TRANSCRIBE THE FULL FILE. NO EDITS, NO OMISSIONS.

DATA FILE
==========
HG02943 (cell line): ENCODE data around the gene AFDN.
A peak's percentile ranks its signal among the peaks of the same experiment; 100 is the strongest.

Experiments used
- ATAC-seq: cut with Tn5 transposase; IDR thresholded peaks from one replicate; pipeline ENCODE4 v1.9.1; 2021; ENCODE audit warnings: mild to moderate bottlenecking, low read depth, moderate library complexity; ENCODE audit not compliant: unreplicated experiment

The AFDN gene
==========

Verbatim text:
HG02943 (cell line): ENCODE data around the gene AFDN.
A peak's percentile ranks its signal among the peaks of the same experiment; 100 is the strongest.

Experiments used
- ATAC-seq: cut with Tn5 transposase; IDR thresholded peaks from one replicate; pipeline ENCODE4 v1.9.1; 2021; ENCODE audit warnings: mild to moderate bottlenecking, low read depth, moderate library complexity; ENCODE audit not compliant: unreplicated experiment

The AFDN gene